Free Trade Agreement With Singapore

Title IV of P. 1417/H.R. 2739 also amended the INA to include citizens of Singapore as E-1 contract distributors and E-2 contract investors. Some trade diversions are possible under the free trade agreement. Manufacturers currently producing elsewhere in Asia could move to Singapore. However, given that Singapore`s per capita income is $20,600, the average hourly cost of labor is $7.73 (compared to $5.55 in Taipei), Taiwan, $1.12 in Bangkok, Thailand, and $0.64 in Guangzhou) and office occupancy is 67% higher than in Guangzhou and 330% higher than in Bangkok (49), it seems unlikely that a large number of factories will move to Singapore, to take advantage of the benefits of the free trade agreement. However, attempts to illegally transship regional producers could increase. The free trade agreement is addressing this potential problem by strengthening customs procedures. The non-implementation phase [Article 20(7)] of the dispute settlement procedure is slightly different for labour and environmental cases. Until a dispute settlement body publishes its report, but the non-partisan party does not implement it, the procedures are the same regardless of the nature of the complaint. In the event that a panel of Parties finds that a Party has not complied with its labour obligations (Article 17(2)(1)(a) or environmental obligations (Article 18(2)(1)(a)) and that the Parties (a) are unable to reach agreement on a solution or (b) have agreed on a solution; however, the complaining party considers that the other party has not complied with the terms of the agreement and that the complaining party may request that the panel reconst meet to impose annual monetary taxation on the other party. The body must set the amount of monetary investment at $15 million per year within 90 days of its renewal (adjusted for inflation after 2004 by the United States Producer Price Index). Some have argued that $15 million is too small.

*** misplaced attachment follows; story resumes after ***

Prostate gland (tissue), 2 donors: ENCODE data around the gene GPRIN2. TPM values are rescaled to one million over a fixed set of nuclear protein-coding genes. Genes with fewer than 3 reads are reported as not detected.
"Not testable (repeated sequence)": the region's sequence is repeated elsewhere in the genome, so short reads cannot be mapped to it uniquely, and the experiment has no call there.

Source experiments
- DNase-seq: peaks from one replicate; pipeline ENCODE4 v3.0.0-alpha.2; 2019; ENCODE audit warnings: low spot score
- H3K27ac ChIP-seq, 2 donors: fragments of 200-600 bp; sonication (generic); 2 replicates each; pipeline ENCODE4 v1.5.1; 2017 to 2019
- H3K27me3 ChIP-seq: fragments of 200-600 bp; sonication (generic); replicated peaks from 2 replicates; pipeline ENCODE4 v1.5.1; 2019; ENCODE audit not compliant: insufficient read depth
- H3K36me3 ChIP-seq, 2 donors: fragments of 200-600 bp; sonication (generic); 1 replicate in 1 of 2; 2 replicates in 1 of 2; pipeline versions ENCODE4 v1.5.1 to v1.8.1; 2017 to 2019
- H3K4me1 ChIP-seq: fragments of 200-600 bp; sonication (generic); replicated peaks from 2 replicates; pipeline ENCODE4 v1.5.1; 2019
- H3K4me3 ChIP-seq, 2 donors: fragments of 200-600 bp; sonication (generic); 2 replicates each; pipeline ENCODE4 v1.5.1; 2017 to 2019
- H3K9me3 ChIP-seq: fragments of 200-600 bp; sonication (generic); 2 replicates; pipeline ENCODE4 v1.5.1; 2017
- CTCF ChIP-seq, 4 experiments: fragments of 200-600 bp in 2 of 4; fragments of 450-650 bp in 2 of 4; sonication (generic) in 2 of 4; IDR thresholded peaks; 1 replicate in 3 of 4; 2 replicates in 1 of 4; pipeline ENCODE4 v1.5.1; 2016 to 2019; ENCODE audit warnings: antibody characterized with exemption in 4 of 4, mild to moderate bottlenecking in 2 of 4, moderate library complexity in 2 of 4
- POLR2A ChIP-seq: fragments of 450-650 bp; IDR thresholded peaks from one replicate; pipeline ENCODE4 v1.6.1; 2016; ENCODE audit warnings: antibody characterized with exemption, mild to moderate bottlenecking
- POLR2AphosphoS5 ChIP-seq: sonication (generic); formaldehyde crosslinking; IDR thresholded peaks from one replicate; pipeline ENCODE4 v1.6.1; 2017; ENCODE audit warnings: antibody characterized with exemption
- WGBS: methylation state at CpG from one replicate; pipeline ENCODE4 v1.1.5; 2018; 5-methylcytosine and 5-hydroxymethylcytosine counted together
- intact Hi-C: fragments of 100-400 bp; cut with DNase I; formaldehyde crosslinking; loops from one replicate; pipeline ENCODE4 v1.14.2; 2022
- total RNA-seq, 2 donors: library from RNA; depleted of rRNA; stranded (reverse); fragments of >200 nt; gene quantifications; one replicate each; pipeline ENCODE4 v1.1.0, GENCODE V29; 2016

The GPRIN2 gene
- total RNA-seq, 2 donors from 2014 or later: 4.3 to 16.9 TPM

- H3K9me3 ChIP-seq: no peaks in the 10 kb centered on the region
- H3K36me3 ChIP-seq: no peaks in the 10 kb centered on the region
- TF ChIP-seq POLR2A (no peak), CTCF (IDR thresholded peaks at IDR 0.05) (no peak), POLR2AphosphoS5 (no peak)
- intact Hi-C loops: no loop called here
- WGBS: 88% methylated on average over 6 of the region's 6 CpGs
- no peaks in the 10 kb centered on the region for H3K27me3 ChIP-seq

Note that, for other types of disputes, money market investments are set at a level equal to 50% of the benefits that the dispute resolution body has deemed equivalent or, in the absence of such a finding, 50% of the amount proposed by the complaining party for suspension. If the monetary tax is not paid, the complaining party may suspend the tariff services of the agreement up to the level set by the authority. In 2002, the United States imposed tariffs of $87.5 million on imports from Singapore. . . .

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